15 years ago
I just found the message below at
http://www.mail-archive.com/mozilla-netlib@mozilla.org/msg01608.html :


Proxy & DNS cache

    * From: wolruf
    * Subject: Proxy & DNS cache
    * Date: Wed, 25 Jun 2003 15:29:12 -0700 

Hi,

I have the following issue and wonder how to solve it:

- I have Mozilla on Win2k setup with a proxy as a host name called "proxy",
- I connect to a HotSpot[1] where my proxy is transparently handled (i.e.
spoofed to 1.1.1.1 for eg., usually with a low DNS TTL: 1),
- I launch a VPN client which connect me with a new IP address and new DNS
settings (new search string and DNS IP address),
- the proxy should now resolve to "proxy" + the default search string
"corporate.com" -> proxy.corporate.com which then resolve to 172.16.1.1.
- however, Mozilla doesn't re-resolve "proxy" to be used as proxy and still use
the old IP address for this host (1.1.1.1),
- I have to restart Mozilla to "reset" the proxy host to its new IP address.

I looked at the code and cannot see if there's a way for the proxy host
resolution to respect the DNS TTL.
All DNS requests work fine, it's just that the proxy host got "cached".
Is there anyway for Mozilla to know that the DNS settings changed and he has to
re-resolve the proxy hostname just once (obviously, he shouldn't re-resolve for
every request) ?

IE6 has the same issue.
Mozilla on Linux may behave different as it has it own DNS resolver but I guess
the proxy host will also be cached for the whole session.

This is more and more frequent with HotSpots implementing this kind of
plug-n-play feature.

Olivier.

PS: It's a coincidence that Darin actually talk about a DNS rewrite in his blog :)

[1] HotSpot example: StarBucks coffee, etc.

Comment 23

15 years ago
I have tested that bug a bit with settings:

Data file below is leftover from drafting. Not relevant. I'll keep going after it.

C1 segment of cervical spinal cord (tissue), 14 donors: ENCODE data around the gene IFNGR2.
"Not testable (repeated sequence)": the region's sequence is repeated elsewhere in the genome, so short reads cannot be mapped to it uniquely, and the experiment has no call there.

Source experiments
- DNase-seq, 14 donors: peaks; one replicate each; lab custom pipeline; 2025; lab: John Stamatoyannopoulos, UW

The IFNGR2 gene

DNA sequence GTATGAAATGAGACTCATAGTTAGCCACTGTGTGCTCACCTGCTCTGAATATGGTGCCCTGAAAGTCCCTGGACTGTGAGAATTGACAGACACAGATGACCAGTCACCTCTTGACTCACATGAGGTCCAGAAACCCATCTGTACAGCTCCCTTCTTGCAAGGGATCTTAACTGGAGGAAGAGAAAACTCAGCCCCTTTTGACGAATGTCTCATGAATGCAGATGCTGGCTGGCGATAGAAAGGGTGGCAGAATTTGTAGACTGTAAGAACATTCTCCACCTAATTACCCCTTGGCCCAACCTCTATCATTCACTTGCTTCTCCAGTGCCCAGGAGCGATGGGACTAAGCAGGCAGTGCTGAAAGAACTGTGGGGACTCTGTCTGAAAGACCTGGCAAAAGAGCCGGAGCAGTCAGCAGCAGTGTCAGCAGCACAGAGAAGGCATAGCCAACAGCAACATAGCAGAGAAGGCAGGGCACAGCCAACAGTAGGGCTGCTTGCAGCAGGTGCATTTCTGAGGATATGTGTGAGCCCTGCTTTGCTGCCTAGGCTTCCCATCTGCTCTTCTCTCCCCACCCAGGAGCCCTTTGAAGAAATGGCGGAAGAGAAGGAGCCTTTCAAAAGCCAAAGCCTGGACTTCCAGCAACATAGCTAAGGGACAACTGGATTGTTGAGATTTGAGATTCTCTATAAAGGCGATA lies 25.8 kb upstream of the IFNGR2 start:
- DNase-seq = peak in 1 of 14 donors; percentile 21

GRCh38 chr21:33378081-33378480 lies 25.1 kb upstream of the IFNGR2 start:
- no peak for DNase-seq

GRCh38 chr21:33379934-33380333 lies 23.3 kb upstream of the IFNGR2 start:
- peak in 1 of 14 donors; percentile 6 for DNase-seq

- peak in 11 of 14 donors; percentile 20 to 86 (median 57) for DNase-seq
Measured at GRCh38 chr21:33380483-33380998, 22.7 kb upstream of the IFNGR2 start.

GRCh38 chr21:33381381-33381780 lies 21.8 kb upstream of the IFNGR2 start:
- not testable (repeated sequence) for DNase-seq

user_pref("network.dnsCacheEntries", 32);
  user_pref("network.dnsCacheExpiration", 10);

(the DNS entry "proxy" has a timeToLive of 60 seconds)

The result is:
- If you request http://proxy/ as an ordinary page, a DNS lookup can be observed
on the network.
- If you request http://proxy/ as an ordinary page 20 seconds after the request,
no lookup can be observed on the network. This may be due to the operating
system (Windows XP) caching the application request.
- If you request http://proxy/ as an ordinary page 70 seconds after the request,
you can observe lookup on the network again. This behaviour is expected.

- If you request using an arbitrary URL with "proxy" as the configured HTTP
proxy, a DNS lookup can be observed on the network.
- If you re-request using an arbitrary URL with "proxy" as the configured HTTP
proxy 70 seconds after the first request, you still cannot observe a DNS lookup
on the network.

Thus, it seems, the proxy server IP address is handled different from the
web-site IP-addresses.

Comment 24

15 years ago
folks, now that bug 162871 is fixed, can you please test a recent nightly build
of mozilla?  you would need to grab a pre-1.6a test build.

marking WORKSFORME.  please reopen this bug if the problem persists.  thanks!
Status: NEW → RESOLVED
Last Resolved: 15 years ago
Resolution: --- → WORKSFORME
(Reporter)

Comment 25

15 years ago
I no longer have a proxy at home or at work, so I cannot test this. Hopefully
some of the other commenters can test it. Thanks.

Comment 26

15 years ago
I have just downloaded and tried the following:
Mozilla/5.0 (X11; U; Linux i686; en-US; rv:1.6a) Gecko/20030924

The IP address for proxy is renewed only after clicking "disconnect" and
"connect" icon on the botton right corner of the browser. Othervise, if I do not
reconnect, the IP entry for proxy stays the same.

This is what I needed and expected. Thanks!

Comment 27

15 years ago
VERIFIED:

actually, this bug is two problems, the morphing occurred at #14.

The original problem was that in Linux/UNIX only, the DNS server entries would
not update when you switched networks.

Related, but a separate problem, is the on-again-off-again DNS caching, which
has probably existed as three distinct implementations since Comm 4.

Mihail, Xuan and Marius are talking about this second type of problem.

I'm generally displeased with the new nature of the bug, I've unduplicated Bug
207792, and will ask Darin to give a verdict there on what I consider to be a
separate design issue:

Should proxy name -> IP mappings receive special caching treatment?

Discussion should occur on that bug.
Status: RESOLVED → VERIFIED
Summary: DNS: caching prevents proxy switching from working → DNS: Proxy: caching prevents proxy switching from working